JavaScriptCore – The Holy Grail of Cross Platform

JavaScriptCore - The Holy Grail of Cross Platform thumbnail

The perfect cross-platform solution. The Holy Grail. The El Dorado of app development. The dream that multiple languages have promised, but none have delivered. As we speak, there are likely a dozen cross-platform projects in the R&D phase—all with a couple years worth of funding and all being built with the hopes of revolutionizing the way we develop software.

But why wait for them?

Cross platform is already here, and it’s not coming from a startup hoping to make their name with one “big bang” of a breakthrough. Today’s solution is already broadly adopted, and it’s backed by the largest companies in the industry.

No, it’s not snake oil or a silver bullet. It’s JavaScript. Wait! Hear me out. I’m not talking about a webpage wrapped in a native bundle masquerading as an app. I’m also not advocating that you adopt a crazy new framework that adds 200 files to your project, mapping every UI element to a JavaScript component. It’s better than that.

Lucid is one of hundreds of companies that all have the same exact need: an app that feels fast, responsive, and native to its platform, while at the same time sharing logic with apps on other platforms. In our case, that shared code is a data model with associated business logic that absolutely needs to be consistent across platforms.

So what’s the secret?

The secret is JavaScriptCore. Introduced back in 2013, JavaScriptCore exposes the complete JavaScript engine that backs your favorite WebKit-powered browser to non-browser developers.

The following walkthrough is going to be in Swift and JavaScript, but a similar setup is available for other platforms (including Android) as well.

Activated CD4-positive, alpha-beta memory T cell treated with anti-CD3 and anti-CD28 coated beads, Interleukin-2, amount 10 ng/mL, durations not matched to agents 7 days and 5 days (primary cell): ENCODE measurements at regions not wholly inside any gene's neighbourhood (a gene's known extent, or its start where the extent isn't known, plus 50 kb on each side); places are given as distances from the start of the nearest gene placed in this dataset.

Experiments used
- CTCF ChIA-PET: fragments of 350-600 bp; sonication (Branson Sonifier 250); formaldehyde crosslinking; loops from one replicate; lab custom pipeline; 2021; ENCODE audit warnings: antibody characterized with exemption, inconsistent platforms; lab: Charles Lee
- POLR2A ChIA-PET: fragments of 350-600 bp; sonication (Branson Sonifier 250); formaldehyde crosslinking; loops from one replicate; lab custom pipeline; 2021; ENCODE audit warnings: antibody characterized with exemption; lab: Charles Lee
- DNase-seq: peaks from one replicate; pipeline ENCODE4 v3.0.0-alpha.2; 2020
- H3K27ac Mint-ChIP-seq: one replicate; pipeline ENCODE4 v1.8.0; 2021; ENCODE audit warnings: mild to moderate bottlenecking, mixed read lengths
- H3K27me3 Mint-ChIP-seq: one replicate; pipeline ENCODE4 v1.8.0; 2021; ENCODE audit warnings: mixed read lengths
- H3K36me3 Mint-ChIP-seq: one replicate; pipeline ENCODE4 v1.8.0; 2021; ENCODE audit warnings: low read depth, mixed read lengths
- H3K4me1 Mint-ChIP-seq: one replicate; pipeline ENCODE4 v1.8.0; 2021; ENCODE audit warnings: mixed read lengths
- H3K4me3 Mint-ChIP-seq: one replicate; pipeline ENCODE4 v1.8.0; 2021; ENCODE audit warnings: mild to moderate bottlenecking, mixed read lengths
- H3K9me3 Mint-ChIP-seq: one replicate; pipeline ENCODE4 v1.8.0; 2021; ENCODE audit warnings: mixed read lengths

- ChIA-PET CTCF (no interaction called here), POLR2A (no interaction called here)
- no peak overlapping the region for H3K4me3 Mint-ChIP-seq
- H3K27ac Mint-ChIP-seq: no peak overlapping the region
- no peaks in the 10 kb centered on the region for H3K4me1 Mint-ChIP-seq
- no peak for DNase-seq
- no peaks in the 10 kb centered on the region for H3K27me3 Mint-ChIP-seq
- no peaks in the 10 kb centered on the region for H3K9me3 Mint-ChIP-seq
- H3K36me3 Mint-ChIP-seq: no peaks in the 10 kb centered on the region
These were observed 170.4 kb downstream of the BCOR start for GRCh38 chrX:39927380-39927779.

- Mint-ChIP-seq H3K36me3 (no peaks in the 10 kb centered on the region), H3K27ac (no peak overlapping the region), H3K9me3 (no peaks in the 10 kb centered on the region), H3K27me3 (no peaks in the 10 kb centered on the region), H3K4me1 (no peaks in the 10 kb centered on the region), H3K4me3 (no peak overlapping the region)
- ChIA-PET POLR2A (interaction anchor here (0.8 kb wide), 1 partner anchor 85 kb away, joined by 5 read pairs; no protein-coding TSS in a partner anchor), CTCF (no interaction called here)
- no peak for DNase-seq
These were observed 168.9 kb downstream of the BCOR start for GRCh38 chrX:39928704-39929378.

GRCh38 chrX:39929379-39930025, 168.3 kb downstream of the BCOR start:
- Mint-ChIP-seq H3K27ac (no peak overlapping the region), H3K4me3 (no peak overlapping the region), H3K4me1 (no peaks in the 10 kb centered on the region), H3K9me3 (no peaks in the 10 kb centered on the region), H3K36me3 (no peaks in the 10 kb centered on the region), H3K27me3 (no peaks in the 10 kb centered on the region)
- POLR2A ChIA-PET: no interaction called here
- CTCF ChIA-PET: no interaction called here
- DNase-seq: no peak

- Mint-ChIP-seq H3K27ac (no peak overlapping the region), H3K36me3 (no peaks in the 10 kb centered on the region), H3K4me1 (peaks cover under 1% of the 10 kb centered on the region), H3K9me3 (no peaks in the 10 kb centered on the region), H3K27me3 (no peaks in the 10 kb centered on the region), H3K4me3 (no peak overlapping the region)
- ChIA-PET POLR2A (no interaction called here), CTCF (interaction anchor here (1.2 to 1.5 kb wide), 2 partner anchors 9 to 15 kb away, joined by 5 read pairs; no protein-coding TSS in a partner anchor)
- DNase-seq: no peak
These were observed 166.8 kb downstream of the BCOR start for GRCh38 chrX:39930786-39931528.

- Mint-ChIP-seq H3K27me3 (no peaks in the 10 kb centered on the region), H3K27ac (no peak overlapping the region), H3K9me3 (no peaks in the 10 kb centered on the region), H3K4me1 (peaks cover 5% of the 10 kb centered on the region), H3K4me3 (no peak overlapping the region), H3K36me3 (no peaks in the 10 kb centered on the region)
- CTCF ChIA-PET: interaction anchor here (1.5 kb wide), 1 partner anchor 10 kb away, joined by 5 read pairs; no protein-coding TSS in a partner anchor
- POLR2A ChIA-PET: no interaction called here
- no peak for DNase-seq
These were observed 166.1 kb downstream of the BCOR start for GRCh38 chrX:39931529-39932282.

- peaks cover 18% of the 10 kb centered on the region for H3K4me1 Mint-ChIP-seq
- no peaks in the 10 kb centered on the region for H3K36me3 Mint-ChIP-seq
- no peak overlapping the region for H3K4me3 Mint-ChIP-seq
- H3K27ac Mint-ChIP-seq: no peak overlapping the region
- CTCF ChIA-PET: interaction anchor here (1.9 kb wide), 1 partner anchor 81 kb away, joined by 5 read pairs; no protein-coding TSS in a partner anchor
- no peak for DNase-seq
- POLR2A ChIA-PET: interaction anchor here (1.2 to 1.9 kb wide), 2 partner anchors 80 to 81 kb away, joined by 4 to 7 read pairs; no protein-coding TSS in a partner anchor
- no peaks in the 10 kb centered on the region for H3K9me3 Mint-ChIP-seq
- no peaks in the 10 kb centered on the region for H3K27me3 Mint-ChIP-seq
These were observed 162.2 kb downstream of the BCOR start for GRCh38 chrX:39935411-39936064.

The first step is to import the Apple provided framework into your project.

  1. In the project browser, click on your root level project file.
  2. Click on your main target > Build Phases > Link Binary with Libraries > click the + at the bottom and select JavaScriptCore.framework > Click Add.
  3. Go to your Swift file that you’d like to work in and add `import JavaScriptCore` to the top of your file.

That’s it! You’re ready to run some JavaScript inside your Swift or Objective-C app.

The class that we’re going to be spending all our time with is the `JSContext` class. The `JSContext` class represents a JavaScript execution context within a virtual machine. It is within this context that everything exciting will happen. Let’s start by initializing an instance.

private let context: JSContext = JSContext()

Next, there is one important property that we’d like to set before we get moving. These properties make it a little easier to debug any issues we might encounter.

context.exceptionHandler = { context, value in
    print("JSError: \(value!)")
}

Whenever a JavaScript exception would be surfaced in our console, this exception handler will be called. Don’t worry, JavaScriptCore is safe by default, so these exceptions will not crash your app, though they can end execution of your current script.

Note: Some JavaScript exceptions may surface as EXC_BAD_ACCESS but only when running with a debugger attached to your context.

Speaking of debugging, let’s go ahead and attach our Safari debugger to our JavaScriptContext. Start by building and running your app in Xcode. After the simulator is running, open Safari.

  1. Click Develop > Simulator > JSContext.
  2. Click Develop > Simulator > Automatically Show Web Inspector for JSContexts.

Step one opens a console so that you can debug your JavaScriptContext. Step two enables a setting that will automatically open a console whenever debugging a JavaScriptContext is available in your simulator.

From here, you can run any JavaScript code you want in your Safari console and it will execute within your app, just as if you were inspecting a web page. That’s not all though. Any JavaScript provided within your native code will also be available in the debugger. To illustrate this, go back to Xcode and create a variable in your JavaScript context.

self.context.evaluateScript("var x = 'Hello World’;”)

After building and running in Xcode, you can go back to your Safari console and simply type:

x;

The result will be Hello World printed to your console.